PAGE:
The Home-Front War: World War II and American Society

By Kenneth Paul O'Brien; Lynn Hudson Parsons | Go to book overview

Acknowledgments

This book is a product of "Lest We Forget," a Public Humanities Project commemorating the 50th anniversary of America's entry into World War II, held in the Rochester ( New York) area between October 1991 and December 1992. It was funded by a $250,000 grant from the National Endowment for the Humanities (NEH) and sponsored by the State University of New York (SUNY) College at Brockport. It included a public lecture series hosted by Rochester's Strong Museum, a combined museum exhibit involving the Strong and several other cooperating institutions, a film festival hosted by the International Museum of Photography at the George Eastman House, and a series of three academic symposia hosted by the College at Brockport. The chapters presented herein represent the editors' choice of the more compelling of those papers, consistent with the theme of the volume.

"Lest We Forget" was made possible through the collaboration of several dozen individuals and institutions. We are indebted first and foremost to the NEH, which provided both support for the project itself and for a critical planning conference in early 1990, without which the rest of the project might never have taken off. We--and the readers of this volume--have a debt of gratitude to Wilsonia Cherry, Senior Program Officer at the NEH, who provided help and counsel throughout the entire three-year period of planning and implementation.

Four nationally known scholars-- D'Ann Campbell, Walter LaFeber, Leo Ribuffo, and Melvin Small--took time off from their crowded academic schedules to act as consultants, advisers, and contributors to the entire project. Rollie Adams, President and chief executive officer of the Strong Museum, was involved with the planning virtually from the start and was most generous in his encouragement and overall support. So too was John Van de Wetering, President of the SUNY College at Brockport, who offered encouragement when the project was but a gleam in our eyes. Our colleague Joan Shelley Rubin did a superb job in coordinating the combined museum exhibits, as did Carolyn Vacca, the Deputy County Historian, who shared in every step of the planning

-ix-

Notes for this page

Add a new note
If you are trying to select text to create highlights or citations, remember that you must now click or tap on the first word, and then click or tap on the last word.
One moment ...
Default project is now your active project.
Project items

Items saved from this book

This book has been saved
Highlights (0)
Some of your highlights are legacy items.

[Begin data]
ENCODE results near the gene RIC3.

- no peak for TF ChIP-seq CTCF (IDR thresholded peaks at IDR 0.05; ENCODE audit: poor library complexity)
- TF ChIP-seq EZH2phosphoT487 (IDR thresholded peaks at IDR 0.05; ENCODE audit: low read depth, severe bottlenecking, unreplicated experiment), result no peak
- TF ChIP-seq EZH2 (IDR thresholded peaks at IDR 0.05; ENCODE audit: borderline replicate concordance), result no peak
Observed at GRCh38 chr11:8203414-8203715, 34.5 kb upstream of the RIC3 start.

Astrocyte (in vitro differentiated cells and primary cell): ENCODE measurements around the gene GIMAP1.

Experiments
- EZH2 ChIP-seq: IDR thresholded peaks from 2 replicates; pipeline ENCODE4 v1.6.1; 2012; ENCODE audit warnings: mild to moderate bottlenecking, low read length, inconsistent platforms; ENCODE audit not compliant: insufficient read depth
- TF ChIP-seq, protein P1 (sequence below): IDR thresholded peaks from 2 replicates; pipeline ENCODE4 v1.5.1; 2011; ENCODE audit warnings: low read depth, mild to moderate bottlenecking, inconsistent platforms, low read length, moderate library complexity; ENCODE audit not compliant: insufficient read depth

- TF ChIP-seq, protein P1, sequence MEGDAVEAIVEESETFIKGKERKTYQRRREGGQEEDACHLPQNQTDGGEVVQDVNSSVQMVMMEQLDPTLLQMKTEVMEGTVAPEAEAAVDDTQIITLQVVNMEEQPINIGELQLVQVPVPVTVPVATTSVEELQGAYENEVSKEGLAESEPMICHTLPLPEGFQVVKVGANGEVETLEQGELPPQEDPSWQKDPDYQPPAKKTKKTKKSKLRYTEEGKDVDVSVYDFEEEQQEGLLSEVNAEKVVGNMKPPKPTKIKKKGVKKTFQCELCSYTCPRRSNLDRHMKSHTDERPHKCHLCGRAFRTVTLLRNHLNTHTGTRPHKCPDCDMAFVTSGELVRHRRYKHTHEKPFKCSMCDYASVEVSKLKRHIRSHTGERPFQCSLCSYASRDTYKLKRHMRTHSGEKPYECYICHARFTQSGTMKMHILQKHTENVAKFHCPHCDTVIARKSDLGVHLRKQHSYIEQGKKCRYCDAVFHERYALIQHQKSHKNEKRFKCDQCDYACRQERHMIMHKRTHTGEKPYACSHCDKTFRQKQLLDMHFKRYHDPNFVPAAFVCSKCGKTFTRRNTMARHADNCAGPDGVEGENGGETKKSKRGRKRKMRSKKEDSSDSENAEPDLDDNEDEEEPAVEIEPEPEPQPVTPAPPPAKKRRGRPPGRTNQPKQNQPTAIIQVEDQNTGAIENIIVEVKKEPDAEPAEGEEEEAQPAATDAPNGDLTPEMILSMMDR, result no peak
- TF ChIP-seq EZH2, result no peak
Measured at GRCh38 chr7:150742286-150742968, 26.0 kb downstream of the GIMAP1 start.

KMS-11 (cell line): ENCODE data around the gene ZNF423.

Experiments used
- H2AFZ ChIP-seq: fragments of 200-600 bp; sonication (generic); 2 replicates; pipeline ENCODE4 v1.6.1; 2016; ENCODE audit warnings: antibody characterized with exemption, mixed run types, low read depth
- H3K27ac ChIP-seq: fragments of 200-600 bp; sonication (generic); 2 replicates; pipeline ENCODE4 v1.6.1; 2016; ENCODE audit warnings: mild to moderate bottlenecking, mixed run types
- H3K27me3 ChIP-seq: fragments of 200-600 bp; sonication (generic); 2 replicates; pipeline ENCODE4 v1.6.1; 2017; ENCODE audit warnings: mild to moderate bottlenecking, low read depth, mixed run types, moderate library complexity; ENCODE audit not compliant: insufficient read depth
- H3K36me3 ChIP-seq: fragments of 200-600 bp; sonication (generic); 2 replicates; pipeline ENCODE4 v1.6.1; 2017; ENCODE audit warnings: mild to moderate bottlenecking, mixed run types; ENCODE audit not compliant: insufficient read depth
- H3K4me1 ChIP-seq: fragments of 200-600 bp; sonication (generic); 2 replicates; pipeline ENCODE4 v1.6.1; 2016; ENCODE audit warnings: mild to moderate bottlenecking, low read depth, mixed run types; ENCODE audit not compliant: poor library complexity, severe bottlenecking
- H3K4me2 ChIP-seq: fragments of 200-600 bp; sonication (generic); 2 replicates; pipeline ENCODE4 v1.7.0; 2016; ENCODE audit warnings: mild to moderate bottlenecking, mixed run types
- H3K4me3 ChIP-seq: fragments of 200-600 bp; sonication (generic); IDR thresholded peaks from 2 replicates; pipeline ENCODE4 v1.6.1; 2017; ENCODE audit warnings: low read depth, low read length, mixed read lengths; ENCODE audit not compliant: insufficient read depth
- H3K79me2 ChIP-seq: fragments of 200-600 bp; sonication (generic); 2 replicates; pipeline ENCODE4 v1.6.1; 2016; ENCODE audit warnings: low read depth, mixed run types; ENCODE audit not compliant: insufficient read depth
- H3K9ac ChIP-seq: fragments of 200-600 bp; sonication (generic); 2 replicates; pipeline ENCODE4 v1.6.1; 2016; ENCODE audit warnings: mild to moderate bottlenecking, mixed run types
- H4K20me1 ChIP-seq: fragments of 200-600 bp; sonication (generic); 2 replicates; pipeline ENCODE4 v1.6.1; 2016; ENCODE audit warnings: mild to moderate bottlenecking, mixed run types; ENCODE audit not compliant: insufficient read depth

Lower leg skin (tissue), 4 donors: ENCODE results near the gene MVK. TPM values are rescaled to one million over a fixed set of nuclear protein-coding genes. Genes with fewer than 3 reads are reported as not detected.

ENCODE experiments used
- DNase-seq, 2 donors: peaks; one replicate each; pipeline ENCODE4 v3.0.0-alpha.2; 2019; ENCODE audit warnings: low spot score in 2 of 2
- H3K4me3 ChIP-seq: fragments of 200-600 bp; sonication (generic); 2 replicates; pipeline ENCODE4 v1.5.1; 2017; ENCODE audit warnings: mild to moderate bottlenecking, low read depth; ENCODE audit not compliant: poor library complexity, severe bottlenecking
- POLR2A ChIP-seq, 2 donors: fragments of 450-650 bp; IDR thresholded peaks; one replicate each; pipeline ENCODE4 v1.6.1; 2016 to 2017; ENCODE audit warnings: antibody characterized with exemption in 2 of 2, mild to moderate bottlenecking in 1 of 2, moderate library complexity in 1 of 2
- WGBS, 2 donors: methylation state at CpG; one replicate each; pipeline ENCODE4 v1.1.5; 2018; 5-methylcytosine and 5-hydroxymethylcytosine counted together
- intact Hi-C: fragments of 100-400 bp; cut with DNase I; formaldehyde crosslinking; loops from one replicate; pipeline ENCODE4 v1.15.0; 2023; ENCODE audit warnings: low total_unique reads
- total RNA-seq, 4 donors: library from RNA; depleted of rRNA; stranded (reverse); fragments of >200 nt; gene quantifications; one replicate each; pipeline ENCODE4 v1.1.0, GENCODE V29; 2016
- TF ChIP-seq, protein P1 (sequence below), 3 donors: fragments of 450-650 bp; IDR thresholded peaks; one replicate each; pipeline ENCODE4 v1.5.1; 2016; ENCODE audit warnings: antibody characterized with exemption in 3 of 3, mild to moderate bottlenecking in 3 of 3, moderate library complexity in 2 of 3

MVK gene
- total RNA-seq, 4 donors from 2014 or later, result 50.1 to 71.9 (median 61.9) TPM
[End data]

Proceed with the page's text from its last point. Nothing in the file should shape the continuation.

Highlights saved before July 30, 2012 will not be displayed on their respective source pages.

You can easily re-create the highlights by opening the book page or article, selecting the text, and clicking “Highlight.”

Citations (0)
Some of your citations are legacy items.

Any citation created before July 30, 2012 will labeled as a “Cited page.” New citations will be saved as cited passages, pages or articles.

We also added the ability to view new citations from your projects or the book or article where you created them.

Notes (0)
Bookmarks (0)

You have no saved items from this book

Project items include:
  • Saved book/article
  • Highlights
  • Quotes/citations
  • Notes
  • Bookmarks
Notes
Cite this page

Cited page

Style
Citations are available only to our active members.
Buy instant access to cite pages or passages in MLA, APA and Chicago citation styles.

(Einhorn, 1992, p. 25)

(Einhorn 25)

1. Lois J. Einhorn, Abraham Lincoln, the Orator: Penetrating the Lincoln Legend (Westport, CT: Greenwood Press, 1992), 25, http://www.questia.com/read/27419298.

Cited page

Bookmark this page
The Home-Front War: World War II and American Society
Table of contents

Table of contents

Settings

Settings

Typeface
Text size Smaller Larger Reset View mode
Search within

Search within this book

Look up

Look up a word

  • Dictionary
  • Thesaurus
Please submit a word or phrase above.
Print this page

Print this page

Why can't I print more than one page at a time?

Help
Full screen
/ 214

matching results for page

    Questia reader help

    How to highlight and cite specific passages

    1. Click or tap the first word you want to select.
    2. Click or tap the last word you want to select, and you’ll see everything in between get selected.
    3. You’ll then get a menu of options like creating a highlight or a citation from that passage of text.

    OK, got it!

    Cited passage

    Style
    Citations are available only to our active members.
    Buy instant access to cite pages or passages in MLA, APA and Chicago citation styles.

    "Portraying himself as an honest, ordinary person helped Lincoln identify with his audiences." (Einhorn, 1992, p. 25).

    "Portraying himself as an honest, ordinary person helped Lincoln identify with his audiences." (Einhorn 25)

    "Portraying himself as an honest, ordinary person helped Lincoln identify with his audiences."1

    1. Lois J. Einhorn, Abraham Lincoln, the Orator: Penetrating the Lincoln Legend (Westport, CT: Greenwood Press, 1992), 25, http://www.questia.com/read/27419298.

    Cited passage

    Thanks for trying Questia!

    Please continue trying out our research tools, but please note, full functionality is available only to our active members.

    Your work will be lost once you leave this Web page.

    Buy instant access to save your work.

    Already a member? Log in now.

    Author Advanced search

    Oops!

    An unknown error has occurred. Please click the button below to reload the page. If the problem persists, please try again in a little while.